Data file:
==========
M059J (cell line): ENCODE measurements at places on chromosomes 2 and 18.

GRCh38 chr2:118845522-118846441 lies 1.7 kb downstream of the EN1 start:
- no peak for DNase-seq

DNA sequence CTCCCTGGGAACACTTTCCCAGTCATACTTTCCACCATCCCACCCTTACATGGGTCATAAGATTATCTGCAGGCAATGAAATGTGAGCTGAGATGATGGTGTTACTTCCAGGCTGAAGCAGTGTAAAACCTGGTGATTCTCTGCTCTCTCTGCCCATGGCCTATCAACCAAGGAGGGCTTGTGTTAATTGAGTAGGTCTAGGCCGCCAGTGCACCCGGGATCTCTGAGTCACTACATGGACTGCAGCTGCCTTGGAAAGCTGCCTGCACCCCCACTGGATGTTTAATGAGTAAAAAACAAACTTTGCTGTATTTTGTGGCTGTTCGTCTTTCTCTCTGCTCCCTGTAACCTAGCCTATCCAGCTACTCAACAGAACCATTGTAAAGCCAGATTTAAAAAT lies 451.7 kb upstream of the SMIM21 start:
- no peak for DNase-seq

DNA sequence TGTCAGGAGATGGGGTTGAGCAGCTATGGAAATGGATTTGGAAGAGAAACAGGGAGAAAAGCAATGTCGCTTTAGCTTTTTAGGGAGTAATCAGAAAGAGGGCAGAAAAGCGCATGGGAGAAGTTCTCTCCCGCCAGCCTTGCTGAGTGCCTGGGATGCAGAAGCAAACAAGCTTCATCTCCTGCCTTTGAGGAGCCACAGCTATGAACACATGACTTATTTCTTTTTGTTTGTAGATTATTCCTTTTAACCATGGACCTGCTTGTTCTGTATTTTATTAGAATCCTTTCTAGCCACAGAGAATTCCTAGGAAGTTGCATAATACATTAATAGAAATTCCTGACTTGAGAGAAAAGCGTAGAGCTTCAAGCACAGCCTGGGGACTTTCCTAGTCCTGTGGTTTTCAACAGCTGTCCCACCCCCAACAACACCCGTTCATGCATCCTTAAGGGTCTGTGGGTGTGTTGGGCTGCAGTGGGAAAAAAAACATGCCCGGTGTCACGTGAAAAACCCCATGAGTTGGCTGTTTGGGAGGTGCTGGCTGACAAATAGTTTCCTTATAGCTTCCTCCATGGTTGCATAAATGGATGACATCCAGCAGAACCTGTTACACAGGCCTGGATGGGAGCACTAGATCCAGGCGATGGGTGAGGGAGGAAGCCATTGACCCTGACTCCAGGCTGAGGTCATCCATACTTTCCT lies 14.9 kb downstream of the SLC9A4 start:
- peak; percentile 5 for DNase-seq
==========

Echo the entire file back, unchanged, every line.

M059J (cell line): ENCODE measurements at places on chromosomes 2 and 18.

GRCh38 chr2:118845522-118846441 lies 1.7 kb downstream of the EN1 start:
- no peak for DNase-seq

DNA sequence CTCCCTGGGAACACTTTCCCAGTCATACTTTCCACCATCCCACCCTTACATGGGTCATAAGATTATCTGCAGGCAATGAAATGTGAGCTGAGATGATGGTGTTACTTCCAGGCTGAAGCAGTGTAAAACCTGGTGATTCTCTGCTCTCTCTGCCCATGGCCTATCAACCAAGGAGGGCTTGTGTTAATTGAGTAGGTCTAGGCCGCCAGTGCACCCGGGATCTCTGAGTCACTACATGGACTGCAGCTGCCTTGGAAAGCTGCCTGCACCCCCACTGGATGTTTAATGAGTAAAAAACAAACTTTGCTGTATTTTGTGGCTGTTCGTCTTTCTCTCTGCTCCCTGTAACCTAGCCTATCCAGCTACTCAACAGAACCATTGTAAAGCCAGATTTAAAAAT lies 451.7 kb upstream of the SMIM21 start:
- no peak for DNase-seq

DNA sequence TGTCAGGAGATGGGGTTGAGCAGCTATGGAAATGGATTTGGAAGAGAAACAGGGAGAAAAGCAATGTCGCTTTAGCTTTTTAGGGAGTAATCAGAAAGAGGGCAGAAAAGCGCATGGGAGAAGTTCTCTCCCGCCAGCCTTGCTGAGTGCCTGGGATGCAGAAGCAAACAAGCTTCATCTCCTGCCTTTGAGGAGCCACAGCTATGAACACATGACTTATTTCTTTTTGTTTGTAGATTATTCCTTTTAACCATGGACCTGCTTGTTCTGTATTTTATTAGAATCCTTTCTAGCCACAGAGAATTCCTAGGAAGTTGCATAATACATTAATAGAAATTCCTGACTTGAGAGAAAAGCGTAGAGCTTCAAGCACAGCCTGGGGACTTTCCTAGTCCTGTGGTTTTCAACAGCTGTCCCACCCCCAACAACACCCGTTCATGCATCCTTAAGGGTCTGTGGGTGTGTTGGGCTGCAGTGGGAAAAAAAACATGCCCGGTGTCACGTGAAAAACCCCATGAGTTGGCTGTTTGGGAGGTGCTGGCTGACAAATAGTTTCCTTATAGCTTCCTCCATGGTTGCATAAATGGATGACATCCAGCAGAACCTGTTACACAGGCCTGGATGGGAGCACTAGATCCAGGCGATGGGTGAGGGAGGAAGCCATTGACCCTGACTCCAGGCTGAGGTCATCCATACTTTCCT lies 14.9 kb downstream of the SLC9A4 start:
- peak; percentile 5 for DNase-seq